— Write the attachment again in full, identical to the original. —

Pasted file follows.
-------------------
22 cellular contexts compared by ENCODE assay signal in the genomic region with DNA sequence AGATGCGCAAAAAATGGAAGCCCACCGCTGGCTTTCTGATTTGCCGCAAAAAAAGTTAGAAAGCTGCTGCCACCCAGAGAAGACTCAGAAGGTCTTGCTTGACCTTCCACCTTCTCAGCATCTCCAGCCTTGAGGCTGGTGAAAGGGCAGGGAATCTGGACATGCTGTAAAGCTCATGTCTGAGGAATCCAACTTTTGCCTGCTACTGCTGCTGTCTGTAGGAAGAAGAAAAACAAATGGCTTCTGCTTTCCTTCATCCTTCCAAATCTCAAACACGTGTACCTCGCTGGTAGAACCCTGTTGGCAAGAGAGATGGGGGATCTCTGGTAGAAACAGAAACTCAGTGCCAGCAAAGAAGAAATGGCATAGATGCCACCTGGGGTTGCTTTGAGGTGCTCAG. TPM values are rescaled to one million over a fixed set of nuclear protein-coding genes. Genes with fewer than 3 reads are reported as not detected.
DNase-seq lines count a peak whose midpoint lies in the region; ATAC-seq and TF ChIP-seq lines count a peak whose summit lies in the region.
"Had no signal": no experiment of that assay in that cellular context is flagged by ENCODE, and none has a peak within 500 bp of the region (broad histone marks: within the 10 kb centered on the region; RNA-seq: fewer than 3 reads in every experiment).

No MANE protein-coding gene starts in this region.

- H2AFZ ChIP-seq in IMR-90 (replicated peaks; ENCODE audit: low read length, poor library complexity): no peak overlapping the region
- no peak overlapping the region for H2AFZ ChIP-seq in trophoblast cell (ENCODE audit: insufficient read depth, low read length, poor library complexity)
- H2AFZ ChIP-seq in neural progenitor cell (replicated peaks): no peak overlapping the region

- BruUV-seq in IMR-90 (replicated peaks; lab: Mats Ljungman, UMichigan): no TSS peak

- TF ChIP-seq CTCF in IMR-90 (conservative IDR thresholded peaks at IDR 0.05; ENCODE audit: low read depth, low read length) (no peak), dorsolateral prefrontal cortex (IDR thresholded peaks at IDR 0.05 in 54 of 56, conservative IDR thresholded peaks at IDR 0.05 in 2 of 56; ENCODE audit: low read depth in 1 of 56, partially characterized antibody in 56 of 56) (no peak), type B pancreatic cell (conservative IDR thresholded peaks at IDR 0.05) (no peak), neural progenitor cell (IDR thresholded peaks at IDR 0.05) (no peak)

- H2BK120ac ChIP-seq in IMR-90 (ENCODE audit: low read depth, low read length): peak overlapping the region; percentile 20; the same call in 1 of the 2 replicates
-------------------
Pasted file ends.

22 cellular contexts compared by ENCODE assay signal in the genomic region with DNA sequence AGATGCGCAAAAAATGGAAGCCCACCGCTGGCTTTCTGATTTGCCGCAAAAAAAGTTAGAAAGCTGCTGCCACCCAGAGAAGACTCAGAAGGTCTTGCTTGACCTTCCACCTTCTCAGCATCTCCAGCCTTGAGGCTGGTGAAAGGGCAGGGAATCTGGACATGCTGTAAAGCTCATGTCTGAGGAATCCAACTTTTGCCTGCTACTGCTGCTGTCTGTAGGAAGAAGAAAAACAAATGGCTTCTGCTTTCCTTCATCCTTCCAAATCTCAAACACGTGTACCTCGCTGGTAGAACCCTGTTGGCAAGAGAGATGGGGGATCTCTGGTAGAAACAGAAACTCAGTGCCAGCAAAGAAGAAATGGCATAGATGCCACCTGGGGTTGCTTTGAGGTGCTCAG. TPM values are rescaled to one million over a fixed set of nuclear protein-coding genes. Genes with fewer than 3 reads are reported as not detected.
DNase-seq lines count a peak whose midpoint lies in the region; ATAC-seq and TF ChIP-seq lines count a peak whose summit lies in the region.
"Had no signal": no experiment of that assay in that cellular context is flagged by ENCODE, and none has a peak within 500 bp of the region (broad histone marks: within the 10 kb centered on the region; RNA-seq: fewer than 3 reads in every experiment).

No MANE protein-coding gene starts in this region.

- H2AFZ ChIP-seq in IMR-90 (replicated peaks; ENCODE audit: low read length, poor library complexity): no peak overlapping the region
- no peak overlapping the region for H2AFZ ChIP-seq in trophoblast cell (ENCODE audit: insufficient read depth, low read length, poor library complexity)
- H2AFZ ChIP-seq in neural progenitor cell (replicated peaks): no peak overlapping the region

- BruUV-seq in IMR-90 (replicated peaks; lab: Mats Ljungman, UMichigan): no TSS peak

- TF ChIP-seq CTCF in IMR-90 (conservative IDR thresholded peaks at IDR 0.05; ENCODE audit: low read depth, low read length) (no peak), dorsolateral prefrontal cortex (IDR thresholded peaks at IDR 0.05 in 54 of 56, conservative IDR thresholded peaks at IDR 0.05 in 2 of 56; ENCODE audit: low read depth in 1 of 56, partially characterized antibody in 56 of 56) (no peak), type B pancreatic cell (conservative IDR thresholded peaks at IDR 0.05) (no peak), neural progenitor cell (IDR thresholded peaks at IDR 0.05) (no peak)

- H2BK120ac ChIP-seq in IMR-90 (ENCODE audit: low read depth, low read length): peak overlapping the region; percentile 20; the same call in 1 of the 2 replicates